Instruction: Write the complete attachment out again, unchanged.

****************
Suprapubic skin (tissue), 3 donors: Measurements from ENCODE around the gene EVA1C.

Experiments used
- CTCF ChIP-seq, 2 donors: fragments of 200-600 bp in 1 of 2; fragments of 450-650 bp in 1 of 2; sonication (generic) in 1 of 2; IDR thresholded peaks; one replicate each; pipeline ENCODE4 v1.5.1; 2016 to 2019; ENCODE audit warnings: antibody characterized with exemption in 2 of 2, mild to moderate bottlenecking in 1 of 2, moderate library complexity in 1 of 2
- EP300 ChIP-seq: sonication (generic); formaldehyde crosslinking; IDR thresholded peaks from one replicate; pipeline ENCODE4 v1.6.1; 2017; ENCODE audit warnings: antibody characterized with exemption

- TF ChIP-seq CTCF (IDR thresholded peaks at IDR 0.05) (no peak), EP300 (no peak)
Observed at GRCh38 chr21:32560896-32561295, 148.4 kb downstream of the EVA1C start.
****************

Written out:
Suprapubic skin (tissue), 3 donors: Measurements from ENCODE around the gene EVA1C.

Experiments used
- CTCF ChIP-seq, 2 donors: fragments of 200-600 bp in 1 of 2; fragments of 450-650 bp in 1 of 2; sonication (generic) in 1 of 2; IDR thresholded peaks; one replicate each; pipeline ENCODE4 v1.5.1; 2016 to 2019; ENCODE audit warnings: antibody characterized with exemption in 2 of 2, mild to moderate bottlenecking in 1 of 2, moderate library complexity in 1 of 2
- EP300 ChIP-seq: sonication (generic); formaldehyde crosslinking; IDR thresholded peaks from one replicate; pipeline ENCODE4 v1.6.1; 2017; ENCODE audit warnings: antibody characterized with exemption

- TF ChIP-seq CTCF (IDR thresholded peaks at IDR 0.05) (no peak), EP300 (no peak)
Observed at GRCh38 chr21:32560896-32561295, 148.4 kb downstream of the EVA1C start.